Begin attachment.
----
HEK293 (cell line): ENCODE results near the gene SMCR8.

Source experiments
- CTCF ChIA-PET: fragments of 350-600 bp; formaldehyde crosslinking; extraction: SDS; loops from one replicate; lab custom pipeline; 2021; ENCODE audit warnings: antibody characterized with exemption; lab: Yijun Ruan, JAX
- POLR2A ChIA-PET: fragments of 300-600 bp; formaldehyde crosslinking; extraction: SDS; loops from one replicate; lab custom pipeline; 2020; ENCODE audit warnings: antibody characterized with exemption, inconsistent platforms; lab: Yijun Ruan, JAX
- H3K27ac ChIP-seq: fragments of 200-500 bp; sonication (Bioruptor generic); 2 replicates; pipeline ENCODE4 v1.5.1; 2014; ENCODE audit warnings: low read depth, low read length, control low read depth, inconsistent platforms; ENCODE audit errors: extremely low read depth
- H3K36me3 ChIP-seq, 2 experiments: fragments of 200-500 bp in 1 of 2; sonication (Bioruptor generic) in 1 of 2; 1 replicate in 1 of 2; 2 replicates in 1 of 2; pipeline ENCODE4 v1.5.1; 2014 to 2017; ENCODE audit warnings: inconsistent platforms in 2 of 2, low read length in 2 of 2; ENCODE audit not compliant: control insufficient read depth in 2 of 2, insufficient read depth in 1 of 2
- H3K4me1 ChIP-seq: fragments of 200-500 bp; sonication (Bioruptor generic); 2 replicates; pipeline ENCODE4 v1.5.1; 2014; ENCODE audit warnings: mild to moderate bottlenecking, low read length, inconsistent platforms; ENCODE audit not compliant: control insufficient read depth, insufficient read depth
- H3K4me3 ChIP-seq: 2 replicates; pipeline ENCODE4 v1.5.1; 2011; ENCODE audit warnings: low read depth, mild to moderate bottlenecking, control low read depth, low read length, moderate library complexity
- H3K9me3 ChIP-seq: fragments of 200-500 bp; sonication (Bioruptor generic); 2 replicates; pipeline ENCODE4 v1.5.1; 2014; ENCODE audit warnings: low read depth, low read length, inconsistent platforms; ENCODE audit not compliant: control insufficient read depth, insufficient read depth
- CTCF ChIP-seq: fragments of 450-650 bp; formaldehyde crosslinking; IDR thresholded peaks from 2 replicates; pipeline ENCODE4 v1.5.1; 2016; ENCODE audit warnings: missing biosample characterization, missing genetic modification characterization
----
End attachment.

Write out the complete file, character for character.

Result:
HEK293 (cell line): ENCODE results near the gene SMCR8.

Source experiments
- CTCF ChIA-PET: fragments of 350-600 bp; formaldehyde crosslinking; extraction: SDS; loops from one replicate; lab custom pipeline; 2021; ENCODE audit warnings: antibody characterized with exemption; lab: Yijun Ruan, JAX
- POLR2A ChIA-PET: fragments of 300-600 bp; formaldehyde crosslinking; extraction: SDS; loops from one replicate; lab custom pipeline; 2020; ENCODE audit warnings: antibody characterized with exemption, inconsistent platforms; lab: Yijun Ruan, JAX
- H3K27ac ChIP-seq: fragments of 200-500 bp; sonication (Bioruptor generic); 2 replicates; pipeline ENCODE4 v1.5.1; 2014; ENCODE audit warnings: low read depth, low read length, control low read depth, inconsistent platforms; ENCODE audit errors: extremely low read depth
- H3K36me3 ChIP-seq, 2 experiments: fragments of 200-500 bp in 1 of 2; sonication (Bioruptor generic) in 1 of 2; 1 replicate in 1 of 2; 2 replicates in 1 of 2; pipeline ENCODE4 v1.5.1; 2014 to 2017; ENCODE audit warnings: inconsistent platforms in 2 of 2, low read length in 2 of 2; ENCODE audit not compliant: control insufficient read depth in 2 of 2, insufficient read depth in 1 of 2
- H3K4me1 ChIP-seq: fragments of 200-500 bp; sonication (Bioruptor generic); 2 replicates; pipeline ENCODE4 v1.5.1; 2014; ENCODE audit warnings: mild to moderate bottlenecking, low read length, inconsistent platforms; ENCODE audit not compliant: control insufficient read depth, insufficient read depth
- H3K4me3 ChIP-seq: 2 replicates; pipeline ENCODE4 v1.5.1; 2011; ENCODE audit warnings: low read depth, mild to moderate bottlenecking, control low read depth, low read length, moderate library complexity
- H3K9me3 ChIP-seq: fragments of 200-500 bp; sonication (Bioruptor generic); 2 replicates; pipeline ENCODE4 v1.5.1; 2014; ENCODE audit warnings: low read depth, low read length, inconsistent platforms; ENCODE audit not compliant: control insufficient read depth, insufficient read depth
- CTCF ChIP-seq: fragments of 450-650 bp; formaldehyde crosslinking; IDR thresholded peaks from 2 replicates; pipeline ENCODE4 v1.5.1; 2016; ENCODE audit warnings: missing biosample characterization, missing genetic modification characterization